Although the states in need of more revenues to meet the increasing public goods and services have historically turned to generate revenues from various sources, the fact that taxes, the most important public financing source, are based on laws is a requirement of the rule-of-law principle. Within this context, the effect of the rule of law concept on tax revenues is considered to be an area to be focused on. The taxable economic potential in a country is called tax capacity, and the tax capacity varies from country to country (Boukbech, Bousselhamia and Ezzahid, 2018). The aim of the states is to collect tax revenues as close to/equal to their tax capacity as possible. Various economic, political, socio-psychological, demographic, structural, and institutional factors affect the tax capacities of countries, such as income per capita, income distribution, confidence in public administration, income, tax rate, source of tax, the structure of tax systems, tax ethics, the composition of public expenditures, level of economic development, tax awareness, etc. (Arbex and Mattos, 2020). The examination of the aforementioned factors shows that taxes, which are one of the instruments of fiscal policy, are also intertwined with economic policy. 

Research shows that levels of development have an especially significant effect on the tax structure of countries (Luong, Nguyen and Nguyen, 2020). In welfare states, which rank higher in terms of economic development, tax revenues have a larger share in the gross domestic product (GDP) compared to less developed countries. In other words, since the countries with a high level of economic development are able to develop and change their governance structures to fit the changing conditions, they can finance most of their public expenditures with tax revenues (Bird and Zolt, 2008). On the other hand, the ineffectiveness of the tax administration and the inability to implement tax reforms, corruption (Brondolo et al., 2008), and politically motivated institutional factors (Ajaz and Ahmad, 2010) in developing countries are the main reasons for their inability to collect sufficient tax revenues. Within this context, tax policies, together with the economic development and growth targets of the countries, shape the economic structure, and the economic structure shapes the tax policies. Including the differences in the level of economic development into the analyses in the studies conducted in the relevant field will contribute to reaching more accurate results (Stoilova, 2017).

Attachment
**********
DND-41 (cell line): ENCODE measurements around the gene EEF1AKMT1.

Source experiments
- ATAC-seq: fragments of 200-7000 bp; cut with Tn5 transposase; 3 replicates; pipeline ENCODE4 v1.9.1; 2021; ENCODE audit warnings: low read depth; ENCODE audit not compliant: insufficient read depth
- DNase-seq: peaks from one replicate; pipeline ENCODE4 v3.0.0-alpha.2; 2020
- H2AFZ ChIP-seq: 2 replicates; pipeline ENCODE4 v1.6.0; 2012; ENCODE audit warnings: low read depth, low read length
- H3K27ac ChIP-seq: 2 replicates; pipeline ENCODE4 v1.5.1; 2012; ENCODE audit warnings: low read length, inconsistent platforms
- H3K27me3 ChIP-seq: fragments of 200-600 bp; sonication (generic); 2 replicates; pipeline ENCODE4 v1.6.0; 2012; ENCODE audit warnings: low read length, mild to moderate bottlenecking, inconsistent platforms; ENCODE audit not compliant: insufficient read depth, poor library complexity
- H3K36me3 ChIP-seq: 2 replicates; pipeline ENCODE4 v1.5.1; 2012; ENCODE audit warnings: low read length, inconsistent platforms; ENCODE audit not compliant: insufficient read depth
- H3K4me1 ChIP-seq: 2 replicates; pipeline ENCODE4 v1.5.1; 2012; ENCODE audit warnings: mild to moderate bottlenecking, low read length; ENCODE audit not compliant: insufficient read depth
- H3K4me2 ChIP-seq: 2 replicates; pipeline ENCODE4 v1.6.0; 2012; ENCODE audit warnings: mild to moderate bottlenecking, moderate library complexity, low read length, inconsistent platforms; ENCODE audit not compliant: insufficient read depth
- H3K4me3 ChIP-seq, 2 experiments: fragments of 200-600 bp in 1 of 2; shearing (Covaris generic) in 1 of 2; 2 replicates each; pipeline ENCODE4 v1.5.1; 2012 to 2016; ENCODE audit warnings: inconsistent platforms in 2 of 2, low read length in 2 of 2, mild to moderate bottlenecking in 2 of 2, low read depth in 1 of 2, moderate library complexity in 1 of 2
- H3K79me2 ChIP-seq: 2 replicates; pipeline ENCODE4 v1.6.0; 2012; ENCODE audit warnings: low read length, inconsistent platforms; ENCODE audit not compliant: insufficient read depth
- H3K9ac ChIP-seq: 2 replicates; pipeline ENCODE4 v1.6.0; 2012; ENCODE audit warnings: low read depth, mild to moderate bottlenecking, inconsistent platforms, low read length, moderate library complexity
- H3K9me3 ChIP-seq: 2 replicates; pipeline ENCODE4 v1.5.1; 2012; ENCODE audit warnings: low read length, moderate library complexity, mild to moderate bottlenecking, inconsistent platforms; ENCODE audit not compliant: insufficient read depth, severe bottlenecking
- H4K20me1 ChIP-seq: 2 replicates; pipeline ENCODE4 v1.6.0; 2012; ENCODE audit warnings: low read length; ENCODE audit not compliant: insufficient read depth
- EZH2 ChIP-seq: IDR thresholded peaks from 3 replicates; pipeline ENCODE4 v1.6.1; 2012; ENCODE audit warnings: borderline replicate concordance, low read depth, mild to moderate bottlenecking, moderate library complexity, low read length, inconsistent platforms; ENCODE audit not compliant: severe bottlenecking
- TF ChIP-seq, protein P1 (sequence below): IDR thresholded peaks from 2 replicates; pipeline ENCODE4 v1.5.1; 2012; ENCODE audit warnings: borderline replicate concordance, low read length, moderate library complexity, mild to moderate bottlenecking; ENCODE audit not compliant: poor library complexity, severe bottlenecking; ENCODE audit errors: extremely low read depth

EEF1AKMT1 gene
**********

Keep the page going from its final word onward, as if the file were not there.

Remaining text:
3 Literature review

The increasing difference between the total tax revenues expected to be collected in line with the regulations on tax liabilities and the actual tax revenues led societies to reconsider their public policies in line with the welfare targets they want to reach (Weber, Fooken and Benedikt, 2014). Within this context, since taxation has many social, economic, administrative, financial, political, and legal dimensions, multidimensional research is required in the field. 

When analysing economic, administrative, structural, institutional, etc. factors that have an effect on the collection of tax revenues, the point of focus is generally the share of tax revenues in GDP (Tanzi, 1992; Teera and Hudson, 2004; Gupta, 2007; Profeta and Scabrosetti, 2010).